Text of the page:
The long process of raising awareness of earthquake threat has been successfully tackled in Iran where, for the last 20 years or so, every school child has had classes on the consequence of poorly constructed buildings.
'Half the population is under 16 and there is a good chance of them passing the messages on to their parents, ' says Smith.
Hopefully by the time Gujarat's children grow up, India will have a new seismic code being effectively enforced.
Meanwhile the wording of the old code has been amended to make the requirement for seismic design more explicit. It is expected the new code will require more ductility in concrete structures to absorb earthquake forces.
Babtie also expects Gujarat to establish a new system of 'lifeline' systems to ensure that vital services are kept running during a disaster. When an earthquake hit southern Taiwan, for example, the whole country suffered a power cut because power to the north had to pass through a substation that was badly damaged.
'We need the utility companies to tell us where the state is vulnerable and start planning, ' says Babtie's Alan Mann.
For those still sceptical about investing in schemes with no immediate impact, a new method developed by Cambridge University and Imperial College will calculate the long term financial benefit of retrofit and new seismic build.
'We look at the seismicity of the area and the likely frequency of earthquakes by monitoring ground movements, ' says Cambridge University professor Robin Spence. 'We then do an inventory of the housing stock and come up with an estimate of future damage - it can be used as a risk assessment tool.'
Rebuilding Gujarat's worst hit towns and cities has hardly started, nearly two years after a huge quake in January 2001. In the worst hit cities and towns of Bhuj, Bachau, Anjar and Rapar near the epicentre, government sponsored rebuilding has been held up by rows over land allocation.
To open a path for rescuers in an emergency, residents of the tightly packed urban areas must agree to accept smaller land plots, but the arguments are still a long way from being settled, says native of Gujarat and Arup engineer Dinesh Patel, who has worked up his own repair and strengthening guide for local engineers (NCE 24 January).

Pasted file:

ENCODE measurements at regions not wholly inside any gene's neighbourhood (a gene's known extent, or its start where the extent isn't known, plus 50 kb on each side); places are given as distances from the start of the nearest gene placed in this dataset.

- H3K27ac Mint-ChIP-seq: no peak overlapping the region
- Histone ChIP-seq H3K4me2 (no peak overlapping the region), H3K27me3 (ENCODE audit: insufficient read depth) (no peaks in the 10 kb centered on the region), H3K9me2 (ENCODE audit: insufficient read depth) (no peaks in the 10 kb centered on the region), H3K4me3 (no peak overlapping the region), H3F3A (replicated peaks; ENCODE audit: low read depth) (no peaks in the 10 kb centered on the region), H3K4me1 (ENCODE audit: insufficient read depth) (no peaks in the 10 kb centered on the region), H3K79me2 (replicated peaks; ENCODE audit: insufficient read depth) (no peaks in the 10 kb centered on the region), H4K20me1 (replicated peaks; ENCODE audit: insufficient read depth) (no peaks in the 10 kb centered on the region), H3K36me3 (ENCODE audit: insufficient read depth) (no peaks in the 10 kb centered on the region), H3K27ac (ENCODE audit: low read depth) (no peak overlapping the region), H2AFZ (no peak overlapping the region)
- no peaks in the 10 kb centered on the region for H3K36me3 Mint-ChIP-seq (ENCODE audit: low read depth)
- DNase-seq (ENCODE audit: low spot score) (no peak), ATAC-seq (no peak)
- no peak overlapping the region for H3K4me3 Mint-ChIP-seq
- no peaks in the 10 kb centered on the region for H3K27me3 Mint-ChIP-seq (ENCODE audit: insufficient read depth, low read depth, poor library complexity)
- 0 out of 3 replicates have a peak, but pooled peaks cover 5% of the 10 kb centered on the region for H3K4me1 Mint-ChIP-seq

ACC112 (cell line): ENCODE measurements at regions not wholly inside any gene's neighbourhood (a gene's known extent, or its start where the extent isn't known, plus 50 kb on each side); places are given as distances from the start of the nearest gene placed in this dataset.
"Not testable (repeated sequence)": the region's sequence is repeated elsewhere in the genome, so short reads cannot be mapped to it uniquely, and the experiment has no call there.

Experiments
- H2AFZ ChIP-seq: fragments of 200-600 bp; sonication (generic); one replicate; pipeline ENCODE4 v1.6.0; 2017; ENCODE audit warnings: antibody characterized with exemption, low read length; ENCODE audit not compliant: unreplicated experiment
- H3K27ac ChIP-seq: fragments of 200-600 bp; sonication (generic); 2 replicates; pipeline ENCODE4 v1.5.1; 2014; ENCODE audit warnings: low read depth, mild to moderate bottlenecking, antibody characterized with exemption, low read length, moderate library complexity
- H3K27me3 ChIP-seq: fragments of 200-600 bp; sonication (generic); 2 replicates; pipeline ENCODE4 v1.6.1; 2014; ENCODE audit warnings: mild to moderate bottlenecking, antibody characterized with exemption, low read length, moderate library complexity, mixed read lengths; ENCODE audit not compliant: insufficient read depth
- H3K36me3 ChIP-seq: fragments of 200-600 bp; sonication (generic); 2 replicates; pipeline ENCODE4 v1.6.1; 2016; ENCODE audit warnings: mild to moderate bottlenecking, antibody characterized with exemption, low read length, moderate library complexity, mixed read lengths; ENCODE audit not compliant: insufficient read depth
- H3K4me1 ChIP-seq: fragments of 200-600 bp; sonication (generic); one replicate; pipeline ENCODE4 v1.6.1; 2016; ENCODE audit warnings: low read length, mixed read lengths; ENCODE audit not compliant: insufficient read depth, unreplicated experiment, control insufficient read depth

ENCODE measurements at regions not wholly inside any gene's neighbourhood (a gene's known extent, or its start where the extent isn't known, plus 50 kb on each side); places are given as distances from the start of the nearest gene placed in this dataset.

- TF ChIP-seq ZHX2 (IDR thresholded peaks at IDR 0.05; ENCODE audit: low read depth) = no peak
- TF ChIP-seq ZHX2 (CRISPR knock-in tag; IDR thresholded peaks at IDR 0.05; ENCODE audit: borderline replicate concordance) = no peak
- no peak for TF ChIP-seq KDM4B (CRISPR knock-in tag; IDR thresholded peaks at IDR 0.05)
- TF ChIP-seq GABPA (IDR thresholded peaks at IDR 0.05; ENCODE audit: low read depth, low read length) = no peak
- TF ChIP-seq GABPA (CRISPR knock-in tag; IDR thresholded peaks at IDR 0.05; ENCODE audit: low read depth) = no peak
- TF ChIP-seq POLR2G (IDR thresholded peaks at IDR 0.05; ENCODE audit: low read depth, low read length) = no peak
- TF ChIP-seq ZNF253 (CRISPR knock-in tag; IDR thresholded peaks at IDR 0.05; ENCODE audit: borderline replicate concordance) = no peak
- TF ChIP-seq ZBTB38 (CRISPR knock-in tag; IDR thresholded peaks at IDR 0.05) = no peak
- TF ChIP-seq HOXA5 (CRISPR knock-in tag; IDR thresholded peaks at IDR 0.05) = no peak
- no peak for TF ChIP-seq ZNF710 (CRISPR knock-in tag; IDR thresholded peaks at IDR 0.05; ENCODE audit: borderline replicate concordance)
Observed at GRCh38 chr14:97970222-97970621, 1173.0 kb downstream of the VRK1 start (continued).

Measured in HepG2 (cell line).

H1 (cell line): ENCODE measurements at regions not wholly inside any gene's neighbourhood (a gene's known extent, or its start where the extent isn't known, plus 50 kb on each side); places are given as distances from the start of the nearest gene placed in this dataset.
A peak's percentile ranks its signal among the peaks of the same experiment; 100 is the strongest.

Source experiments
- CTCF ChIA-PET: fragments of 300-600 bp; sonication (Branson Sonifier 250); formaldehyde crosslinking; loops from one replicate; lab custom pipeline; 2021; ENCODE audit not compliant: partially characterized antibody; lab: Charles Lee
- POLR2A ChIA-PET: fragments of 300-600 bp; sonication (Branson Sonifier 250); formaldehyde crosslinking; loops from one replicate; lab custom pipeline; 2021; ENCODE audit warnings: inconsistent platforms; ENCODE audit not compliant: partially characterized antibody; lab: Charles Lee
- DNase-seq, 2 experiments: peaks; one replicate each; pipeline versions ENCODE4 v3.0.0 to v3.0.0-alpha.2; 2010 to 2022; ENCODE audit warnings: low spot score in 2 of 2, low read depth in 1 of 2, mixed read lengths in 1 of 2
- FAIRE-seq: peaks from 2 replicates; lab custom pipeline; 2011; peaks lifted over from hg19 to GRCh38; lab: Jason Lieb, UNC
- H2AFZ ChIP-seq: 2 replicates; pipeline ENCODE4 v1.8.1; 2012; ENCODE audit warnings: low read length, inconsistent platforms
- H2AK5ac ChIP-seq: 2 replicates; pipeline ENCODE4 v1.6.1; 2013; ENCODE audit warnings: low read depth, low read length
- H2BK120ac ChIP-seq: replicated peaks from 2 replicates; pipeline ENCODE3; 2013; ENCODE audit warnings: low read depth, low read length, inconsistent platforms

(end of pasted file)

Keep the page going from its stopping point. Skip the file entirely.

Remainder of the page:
'Some people have to give up land to make way for things like wider roads. It's tough to get them to accept that loss of land will deliver an improvement to the quality of their life, ' Patel says.
When houses are finally rebuilt, the GSDMA will offer cheap insurance, typically £7 a year for a £7,500 house, for those using seismic designs. This, again, follows the example of Turkey, where insurance policy premiums for 2M new houses are dependent on earthquake protection.
But while rows over land continue, many have opted to build on the outskirts of Bhuj, ignoring government cash and appropriate seismic design, says Patel. 'They can't wait for two years.'
And re-establishing power supplies in the urban areas has also fallen victim to land use rows which are preventing relaying of utility pipes and cables. Only 50% of grids in the major towns have been replaced and blackouts are still a regular feature, says Patel.
A new state of the art hospital in Bhuj is, however, about to open, built on rubber isolation bearings that act as shock absorbers against earthquake forces.
Meanwhile, rural areas are 75% rebuilt, claims the GSDMA. And repair of damaged infrastructure such as roads, dams and ports is 100% complete, it adds.